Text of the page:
Perhaps taking me and our family on these fun trips and vacations was his nonverbal way of sharing that perspective and excitement with us –with me. My dad and I don’t engage in a lot of deep, ongoing conversations. We love each other, but our exchanges are usually affectionate and light in nature. For lack of speaking, my dad made up for it with small acts and grand gestures of family trips.

When my sister, brother, and I were kids up until our tween years, my dad and stepmom planned family trips every year. Childhood summers brought road trips to Los Angeles and Disneyland, camping in Yosemite, weekend stays in Reno and Las Vegas, and one time, a trek to Phoenix, Arizona. I would rest comfortably in the backseat and drowsily stare out at the left window to see the sunset and night air fall. Sleeping to the sounds of the moving car along the freeway and my dad and stepmom humming along to a CD was a safe, familiar place. My dad led our family through thousands of miles, steering with his hands and tired right foot. This was my dad’s way of communicating his world with me. I just wasn’t listening carefully.

And like we had done so many times for several years, my sister and I nodded off in the backseat while my dad contentedly drove us home from Carmel. As we were headed to get pho for dinner, my stepmom spontaneously decided to take me somewhere new. My dad turned around and drove to a Vietnamese restaurant in a ubiquitous Asian plaza where she ordered the staple dish cha ca –sizzling fish with turmeric seasoning and dill. The fish was perfectly crisp and charred on the outside. At the light touch of chopsticks, it easily came apart. It was meant to be devoured with small bowlfuls of cold rice vermicelli, shredded mint, basil, and parsley leaves, and a plentiful sauce of nuoc mam and mam — fish sauce and shrimp paste. It was my first time that I could recall eating and enjoying cha ca. It’s been a long time when I had felt completely at peace sitting around the table with my family after spending an entire day together. The flavors were all familiar, yet the combination surprising and satisfying.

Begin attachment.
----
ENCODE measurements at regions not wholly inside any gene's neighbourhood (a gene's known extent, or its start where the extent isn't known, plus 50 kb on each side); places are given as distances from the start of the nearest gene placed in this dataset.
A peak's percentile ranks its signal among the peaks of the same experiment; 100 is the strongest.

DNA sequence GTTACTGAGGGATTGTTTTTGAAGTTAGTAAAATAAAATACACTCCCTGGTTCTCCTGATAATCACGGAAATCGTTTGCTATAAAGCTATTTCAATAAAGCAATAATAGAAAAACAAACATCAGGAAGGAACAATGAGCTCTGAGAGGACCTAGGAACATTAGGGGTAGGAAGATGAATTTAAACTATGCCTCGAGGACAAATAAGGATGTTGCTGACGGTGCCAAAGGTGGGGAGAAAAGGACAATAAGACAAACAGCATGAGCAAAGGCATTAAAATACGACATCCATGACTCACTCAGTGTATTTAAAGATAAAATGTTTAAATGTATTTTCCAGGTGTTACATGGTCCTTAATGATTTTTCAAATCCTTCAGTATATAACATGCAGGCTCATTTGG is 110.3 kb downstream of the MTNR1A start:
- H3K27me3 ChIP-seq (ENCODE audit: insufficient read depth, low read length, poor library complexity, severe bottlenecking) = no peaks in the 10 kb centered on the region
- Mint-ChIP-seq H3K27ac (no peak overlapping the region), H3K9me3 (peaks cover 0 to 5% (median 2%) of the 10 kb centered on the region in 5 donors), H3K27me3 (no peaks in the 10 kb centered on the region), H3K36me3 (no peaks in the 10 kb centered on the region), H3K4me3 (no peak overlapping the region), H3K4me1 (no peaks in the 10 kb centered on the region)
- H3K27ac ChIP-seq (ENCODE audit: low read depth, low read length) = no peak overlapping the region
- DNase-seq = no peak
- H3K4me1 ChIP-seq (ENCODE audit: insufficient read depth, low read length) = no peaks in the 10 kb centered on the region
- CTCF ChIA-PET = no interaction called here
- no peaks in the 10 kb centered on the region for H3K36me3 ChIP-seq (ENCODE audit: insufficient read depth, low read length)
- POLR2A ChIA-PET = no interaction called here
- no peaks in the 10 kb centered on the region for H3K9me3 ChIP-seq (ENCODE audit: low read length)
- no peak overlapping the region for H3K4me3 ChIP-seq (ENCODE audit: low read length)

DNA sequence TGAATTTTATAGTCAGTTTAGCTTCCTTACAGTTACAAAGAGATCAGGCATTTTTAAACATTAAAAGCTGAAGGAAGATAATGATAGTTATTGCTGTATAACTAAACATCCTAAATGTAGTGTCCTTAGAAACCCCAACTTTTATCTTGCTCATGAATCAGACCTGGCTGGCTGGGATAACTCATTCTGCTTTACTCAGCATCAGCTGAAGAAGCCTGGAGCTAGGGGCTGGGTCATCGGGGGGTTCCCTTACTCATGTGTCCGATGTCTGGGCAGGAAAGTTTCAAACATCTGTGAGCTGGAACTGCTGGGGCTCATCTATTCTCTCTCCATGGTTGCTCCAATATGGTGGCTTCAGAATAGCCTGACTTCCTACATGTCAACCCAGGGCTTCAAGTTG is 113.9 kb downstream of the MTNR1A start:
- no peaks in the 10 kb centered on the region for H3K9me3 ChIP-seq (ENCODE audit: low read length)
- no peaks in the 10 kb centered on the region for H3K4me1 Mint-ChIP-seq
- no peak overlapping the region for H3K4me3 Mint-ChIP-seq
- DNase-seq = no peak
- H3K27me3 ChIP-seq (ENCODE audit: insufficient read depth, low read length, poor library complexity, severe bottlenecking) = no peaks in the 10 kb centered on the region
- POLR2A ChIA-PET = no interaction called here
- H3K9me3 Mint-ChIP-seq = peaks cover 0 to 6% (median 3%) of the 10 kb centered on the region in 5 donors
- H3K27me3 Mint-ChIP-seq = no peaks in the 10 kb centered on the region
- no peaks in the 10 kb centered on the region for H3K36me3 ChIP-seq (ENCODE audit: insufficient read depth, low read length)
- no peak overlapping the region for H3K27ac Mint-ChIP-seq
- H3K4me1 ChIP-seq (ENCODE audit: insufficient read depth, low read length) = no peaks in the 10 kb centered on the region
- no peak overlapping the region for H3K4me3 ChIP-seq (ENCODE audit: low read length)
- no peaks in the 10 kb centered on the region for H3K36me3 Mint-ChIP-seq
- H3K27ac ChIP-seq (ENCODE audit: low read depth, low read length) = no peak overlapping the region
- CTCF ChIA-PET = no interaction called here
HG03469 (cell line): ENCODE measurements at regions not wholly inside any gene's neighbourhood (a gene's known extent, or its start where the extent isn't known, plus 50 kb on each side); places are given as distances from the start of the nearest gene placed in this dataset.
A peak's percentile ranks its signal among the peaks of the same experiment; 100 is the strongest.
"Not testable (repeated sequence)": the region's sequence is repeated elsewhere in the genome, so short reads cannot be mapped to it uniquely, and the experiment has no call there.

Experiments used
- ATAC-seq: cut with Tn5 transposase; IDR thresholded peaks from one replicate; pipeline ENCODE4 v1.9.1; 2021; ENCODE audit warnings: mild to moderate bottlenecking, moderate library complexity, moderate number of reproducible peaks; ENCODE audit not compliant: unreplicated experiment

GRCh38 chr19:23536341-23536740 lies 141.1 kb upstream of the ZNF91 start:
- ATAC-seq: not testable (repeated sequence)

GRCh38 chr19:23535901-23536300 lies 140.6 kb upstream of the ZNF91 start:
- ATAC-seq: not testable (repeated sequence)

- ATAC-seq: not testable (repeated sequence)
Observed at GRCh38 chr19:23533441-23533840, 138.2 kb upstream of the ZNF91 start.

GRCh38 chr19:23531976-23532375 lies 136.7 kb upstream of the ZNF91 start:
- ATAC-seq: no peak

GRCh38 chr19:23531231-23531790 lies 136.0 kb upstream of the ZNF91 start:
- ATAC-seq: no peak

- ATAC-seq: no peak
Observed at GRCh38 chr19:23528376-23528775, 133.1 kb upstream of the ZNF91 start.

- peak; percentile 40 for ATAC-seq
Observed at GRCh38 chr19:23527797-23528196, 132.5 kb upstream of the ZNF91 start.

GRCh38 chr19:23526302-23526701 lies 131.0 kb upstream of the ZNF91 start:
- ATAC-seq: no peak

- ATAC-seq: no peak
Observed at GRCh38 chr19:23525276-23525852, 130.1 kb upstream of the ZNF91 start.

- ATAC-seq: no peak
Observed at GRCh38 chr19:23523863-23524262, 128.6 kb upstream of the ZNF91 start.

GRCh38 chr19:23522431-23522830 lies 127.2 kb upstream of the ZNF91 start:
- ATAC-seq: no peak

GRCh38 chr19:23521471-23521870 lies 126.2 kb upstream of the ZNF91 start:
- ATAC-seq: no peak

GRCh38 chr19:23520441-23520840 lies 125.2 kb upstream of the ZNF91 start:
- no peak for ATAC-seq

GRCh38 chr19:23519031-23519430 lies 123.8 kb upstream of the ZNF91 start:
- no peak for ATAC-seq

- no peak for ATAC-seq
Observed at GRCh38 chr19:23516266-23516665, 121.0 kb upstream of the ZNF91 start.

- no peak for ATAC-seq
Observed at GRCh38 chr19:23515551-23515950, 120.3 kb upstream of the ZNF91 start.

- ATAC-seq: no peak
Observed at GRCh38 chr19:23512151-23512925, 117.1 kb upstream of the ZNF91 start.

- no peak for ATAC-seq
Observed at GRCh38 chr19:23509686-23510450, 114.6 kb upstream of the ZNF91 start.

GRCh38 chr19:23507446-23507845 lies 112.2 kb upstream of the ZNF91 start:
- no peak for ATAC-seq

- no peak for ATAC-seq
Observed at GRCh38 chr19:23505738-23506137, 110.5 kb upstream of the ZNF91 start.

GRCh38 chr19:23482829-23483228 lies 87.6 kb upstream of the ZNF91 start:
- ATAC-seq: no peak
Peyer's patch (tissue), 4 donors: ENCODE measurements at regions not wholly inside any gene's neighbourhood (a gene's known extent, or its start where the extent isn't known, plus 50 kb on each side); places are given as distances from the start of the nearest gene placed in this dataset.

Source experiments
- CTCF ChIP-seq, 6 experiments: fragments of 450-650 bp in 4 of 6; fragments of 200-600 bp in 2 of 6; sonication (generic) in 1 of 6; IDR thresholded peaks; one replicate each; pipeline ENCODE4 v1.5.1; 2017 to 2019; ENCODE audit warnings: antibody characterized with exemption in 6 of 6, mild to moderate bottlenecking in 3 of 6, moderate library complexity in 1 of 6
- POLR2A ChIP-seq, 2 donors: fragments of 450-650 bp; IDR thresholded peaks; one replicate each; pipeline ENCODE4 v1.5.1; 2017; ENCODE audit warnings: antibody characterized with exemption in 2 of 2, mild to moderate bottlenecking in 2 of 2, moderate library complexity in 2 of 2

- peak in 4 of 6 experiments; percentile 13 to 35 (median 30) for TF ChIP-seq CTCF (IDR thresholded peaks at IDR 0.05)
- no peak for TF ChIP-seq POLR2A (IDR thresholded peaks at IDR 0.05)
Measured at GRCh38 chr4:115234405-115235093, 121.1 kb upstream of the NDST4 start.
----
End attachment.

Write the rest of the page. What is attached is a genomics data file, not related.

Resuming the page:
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Birthday cake1

This month, I will turn 30.

Even though some of my peers dread the enormity of this number, my journey to turn 30 feels like a victory. I learned so much about myself and the way I see the world — shaped by a decade of internal struggles for self-acceptance and forgiveness to the external challenges that come with exploring careers, owning a home, and getting married. It was a decade of turbulent growth, and I am grateful for it.